Writer Wednesday: Anna Bell

Anna is a full-time writer and loves nothing more than going for walks with her husband and Labrador. She writes a weekly column 'the Secret Dreamworld of an Aspiring Author' on Novelicious and reviews books for the Chicklit Club. She also writes the 'Millie and the American' Series under the pen name Annabel Scott. 

1. Why did you want to become a writer? 
Since I was little, I’ve always spent vast amounts of my life drifting into daydreams. I knew I wanted to write a novel but I had never got round to it. When I told my now husband about my ambition he encouraged me to start writing. At the time I was a full-time museum curator and I never thought I’d change careers. Yet here I am, four years later, a full-time author.

2. What's the toughest part of the writing process for you? 
I don’t mind editing the first, second or third time through a novel. But when you get to the stage where you’ve read your manuscript so much that you could almost recite it word for word I hate it. Trying to keep my concentration up for that “final” read through before it gets sent to the editor is hard. Especially as I seem to find the more times I read it the worse I think it gets.  

3. What's the most enjoyable part of writing?
When you’ve planned a new novel and you start writing it. Before any writers block, self-doubt or plot holes creep in. Those first few chapters are always fun. It’s like the first day back at school - all those possibilities and new characters that you’re not properly introduced to yet.

4. Out of all the amazing books out there, which book do you wish you had written and why? 
I’d love to have written Harry Potter, and not for the obvious wealth that it bought with it. It’s just one of those series that is brilliant on so many levels. It not only creates an amazing world, but it’s full over clever twists and turns, has great pace and dramatic tension, and has a perfect cast of characters.

5. If you could only save one of your characters from fictional calamity, who would you pick and why? 
I’d pick Millie from the ‘Millie and the American’ series. She seems to get herself in enough strife on her own and she could definitely do with being rescued from fictional calamity. She’s definitely one of those characters that you cringe on behalf of when you read about her and she’s one of those people that you think it could only happen to her.

6. If you could spend the day with your favourite character (not from your books), who would you spend it with and what would you do?
I think I’d spend it with Becky Bloomwood from Sophie Kinsella’s Shopaholic series. We’d go to New York for a shopping trip. She used to be a personal shopper at Barney’s so not only would she make a great shopping companion to help you pick the perfect outfits but her New York knowledge will come in handy to navigate the shops of the tourist map.  

7. What can we expect next from you?
I’ve literally just sent the sequel to Don’t Tell the Groom to my publishers and it will be out next year. It’s called Don’t Tell the Boss and Penny the main character is moonlighting as a wedding planner. I’m excited as I’m about to start the third in the Millie series too which I self-publish under the pen name Annabel Scott. Millie and the American Proposal sees Millie return to New York on a work secondment and she’s reunited with her old university friends.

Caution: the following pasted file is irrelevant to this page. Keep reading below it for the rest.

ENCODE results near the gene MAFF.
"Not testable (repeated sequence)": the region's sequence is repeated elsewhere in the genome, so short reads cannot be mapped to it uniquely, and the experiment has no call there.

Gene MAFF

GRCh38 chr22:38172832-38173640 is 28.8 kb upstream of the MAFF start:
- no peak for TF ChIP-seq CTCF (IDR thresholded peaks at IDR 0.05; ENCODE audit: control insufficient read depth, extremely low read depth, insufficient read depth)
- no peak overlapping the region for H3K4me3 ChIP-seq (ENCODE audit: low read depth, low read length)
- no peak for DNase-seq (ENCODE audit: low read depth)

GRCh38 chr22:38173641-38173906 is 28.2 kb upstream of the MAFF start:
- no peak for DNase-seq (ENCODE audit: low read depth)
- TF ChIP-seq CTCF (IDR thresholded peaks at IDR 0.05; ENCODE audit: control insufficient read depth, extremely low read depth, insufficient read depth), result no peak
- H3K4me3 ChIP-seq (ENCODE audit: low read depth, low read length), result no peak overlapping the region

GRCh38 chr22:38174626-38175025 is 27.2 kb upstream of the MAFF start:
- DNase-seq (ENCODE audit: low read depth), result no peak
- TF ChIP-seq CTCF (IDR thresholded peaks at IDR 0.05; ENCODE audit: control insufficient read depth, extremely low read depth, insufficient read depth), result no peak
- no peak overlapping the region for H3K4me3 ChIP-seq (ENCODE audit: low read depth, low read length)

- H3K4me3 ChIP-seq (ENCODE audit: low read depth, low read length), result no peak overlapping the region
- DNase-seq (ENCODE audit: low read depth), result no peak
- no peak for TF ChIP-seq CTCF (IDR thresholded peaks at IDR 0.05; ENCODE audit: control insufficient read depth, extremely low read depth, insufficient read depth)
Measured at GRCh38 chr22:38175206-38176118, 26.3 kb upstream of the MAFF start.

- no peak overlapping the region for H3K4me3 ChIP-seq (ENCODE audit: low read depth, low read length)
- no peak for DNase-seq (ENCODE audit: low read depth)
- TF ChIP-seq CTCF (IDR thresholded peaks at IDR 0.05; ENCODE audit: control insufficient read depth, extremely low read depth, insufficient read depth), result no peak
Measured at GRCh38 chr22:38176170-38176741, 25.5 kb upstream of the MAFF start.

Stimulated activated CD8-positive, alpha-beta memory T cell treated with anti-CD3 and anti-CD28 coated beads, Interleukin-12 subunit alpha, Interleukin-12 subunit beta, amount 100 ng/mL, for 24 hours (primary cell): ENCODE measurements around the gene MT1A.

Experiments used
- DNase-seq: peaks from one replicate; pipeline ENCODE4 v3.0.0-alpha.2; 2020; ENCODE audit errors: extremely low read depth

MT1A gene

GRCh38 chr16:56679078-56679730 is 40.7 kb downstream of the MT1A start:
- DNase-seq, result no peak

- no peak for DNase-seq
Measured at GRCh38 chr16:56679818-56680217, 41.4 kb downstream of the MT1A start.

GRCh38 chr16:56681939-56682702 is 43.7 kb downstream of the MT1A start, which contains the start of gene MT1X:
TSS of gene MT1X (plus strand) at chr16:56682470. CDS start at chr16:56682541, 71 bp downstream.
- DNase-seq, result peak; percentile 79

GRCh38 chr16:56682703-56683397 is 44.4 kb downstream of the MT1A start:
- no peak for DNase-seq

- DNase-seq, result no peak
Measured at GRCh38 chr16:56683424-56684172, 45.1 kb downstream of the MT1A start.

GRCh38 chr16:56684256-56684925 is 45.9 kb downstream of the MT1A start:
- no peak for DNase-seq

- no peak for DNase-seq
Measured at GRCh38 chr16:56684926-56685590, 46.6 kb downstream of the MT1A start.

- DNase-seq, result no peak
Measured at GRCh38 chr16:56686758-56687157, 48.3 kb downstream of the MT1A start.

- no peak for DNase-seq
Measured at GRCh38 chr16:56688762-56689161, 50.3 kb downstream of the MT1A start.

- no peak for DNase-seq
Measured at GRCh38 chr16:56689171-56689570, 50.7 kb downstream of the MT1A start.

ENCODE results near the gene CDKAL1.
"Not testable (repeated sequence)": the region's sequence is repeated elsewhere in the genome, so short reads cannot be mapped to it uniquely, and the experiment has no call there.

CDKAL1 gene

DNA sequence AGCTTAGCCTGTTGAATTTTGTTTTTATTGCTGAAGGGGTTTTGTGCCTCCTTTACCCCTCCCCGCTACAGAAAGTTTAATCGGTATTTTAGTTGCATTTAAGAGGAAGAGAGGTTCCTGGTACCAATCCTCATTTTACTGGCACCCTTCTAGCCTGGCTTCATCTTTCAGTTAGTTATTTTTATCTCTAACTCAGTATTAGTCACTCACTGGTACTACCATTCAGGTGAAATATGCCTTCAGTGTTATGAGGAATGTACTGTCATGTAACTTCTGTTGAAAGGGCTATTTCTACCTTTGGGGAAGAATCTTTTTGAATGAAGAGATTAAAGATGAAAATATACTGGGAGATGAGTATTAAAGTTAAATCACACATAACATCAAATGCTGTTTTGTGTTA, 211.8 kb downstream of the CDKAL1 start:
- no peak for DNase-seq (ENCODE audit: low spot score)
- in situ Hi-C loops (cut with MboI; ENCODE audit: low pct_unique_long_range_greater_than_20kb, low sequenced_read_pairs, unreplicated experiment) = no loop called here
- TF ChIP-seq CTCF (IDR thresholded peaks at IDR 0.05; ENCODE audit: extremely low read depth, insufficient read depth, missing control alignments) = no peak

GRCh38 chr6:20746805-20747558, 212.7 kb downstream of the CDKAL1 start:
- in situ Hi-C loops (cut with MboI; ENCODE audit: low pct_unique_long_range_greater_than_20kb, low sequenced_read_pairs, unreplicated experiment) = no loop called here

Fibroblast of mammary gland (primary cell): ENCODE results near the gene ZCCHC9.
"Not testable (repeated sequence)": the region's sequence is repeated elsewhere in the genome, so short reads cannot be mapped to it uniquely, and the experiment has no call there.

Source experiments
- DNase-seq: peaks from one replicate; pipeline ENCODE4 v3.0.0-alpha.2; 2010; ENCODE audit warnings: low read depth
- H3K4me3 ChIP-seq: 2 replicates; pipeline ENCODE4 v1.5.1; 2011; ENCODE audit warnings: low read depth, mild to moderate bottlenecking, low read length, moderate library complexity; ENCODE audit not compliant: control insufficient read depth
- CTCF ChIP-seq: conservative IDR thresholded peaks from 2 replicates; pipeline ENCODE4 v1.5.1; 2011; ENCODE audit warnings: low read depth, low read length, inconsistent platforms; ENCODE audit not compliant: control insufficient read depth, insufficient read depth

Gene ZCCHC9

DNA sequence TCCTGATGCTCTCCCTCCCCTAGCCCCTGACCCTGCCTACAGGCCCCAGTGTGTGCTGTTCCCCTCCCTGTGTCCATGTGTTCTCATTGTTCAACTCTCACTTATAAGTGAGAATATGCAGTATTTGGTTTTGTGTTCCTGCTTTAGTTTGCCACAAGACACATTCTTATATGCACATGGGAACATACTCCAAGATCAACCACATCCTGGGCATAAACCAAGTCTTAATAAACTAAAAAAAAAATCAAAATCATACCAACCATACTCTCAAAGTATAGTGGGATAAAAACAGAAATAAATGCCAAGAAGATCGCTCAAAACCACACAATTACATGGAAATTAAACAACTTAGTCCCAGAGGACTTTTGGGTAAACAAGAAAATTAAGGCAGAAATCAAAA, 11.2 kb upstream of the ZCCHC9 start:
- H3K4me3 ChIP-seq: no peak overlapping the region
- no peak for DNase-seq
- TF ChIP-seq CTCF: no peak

8. Is there any particular writing advice you wish you'd been given at the start of your writing career? If so, what is it? If not, what advice would you give to someone starting out?
When I started writing I didn’t listen to any advice or even seek any out. It wasn’t until after I wrote the novel that I realised there was a whole internet full of useful writing tips! I think the main piece of advice would be to polish your work before submitting it anywhere. Don’t think that someone will be able to spot a diamond in the rough. Make it the best you can and then get it test read by people you trust to be honest with you. Then when you’re happy it’s the best it can be (and only then) submit it to publishers/agents.  

9. Tell us what a typical writing day involves for you.
It usually starts with a quick check of my books on Amazon, my different email accounts, the news, and generally anything else vaguely interesting to procrastinate. Once I’ve exhausted that I’ll start my writing. I usually write all morning until I’m pawed by the dog who wants to go for a walk or my stomach rumbles. I then take a two hour lunch break for the walk and to eat and then I write in the afternoons. I don’t really have an end time to my work, I often work in the evenings too and usually most weekends.  

10. Finally, what are you reading at the moment?
I’m currently seven months pregnant and in a desperate hurry to finish a draft of the next Millie book before the baby makes an appearance. Which means I’m not reading anything. I did recently buy Lindsey Kelk’s About a Girl and I’m dying to read it. I don’t know if I’m being a bit ambitious packing it in my hospital bag - but in France (where I’m giving birth) you’re kept in hospital for five days, so I figure I’ll have time to read then... I mean how much time can a little baby take up ;)

Thanks, Anna!

Don't Tell the Groom

Bride-to-be Penny discovers that she’s lost £10,000 of wedding savings playing online bingo. So that she doesn’t have to reveal her gambling secret, she convinces her fiancĂ© Mark that they should have a Don’t Tell the Groom themed wedding. Penny then has to plan a wedding fit for a princess on a shoestring budget. But, by the time she discovers that the true meaning of marriage isn’t a Vera Wang wedding dress or Jimmy Choos, will she still have a groom to marry? 

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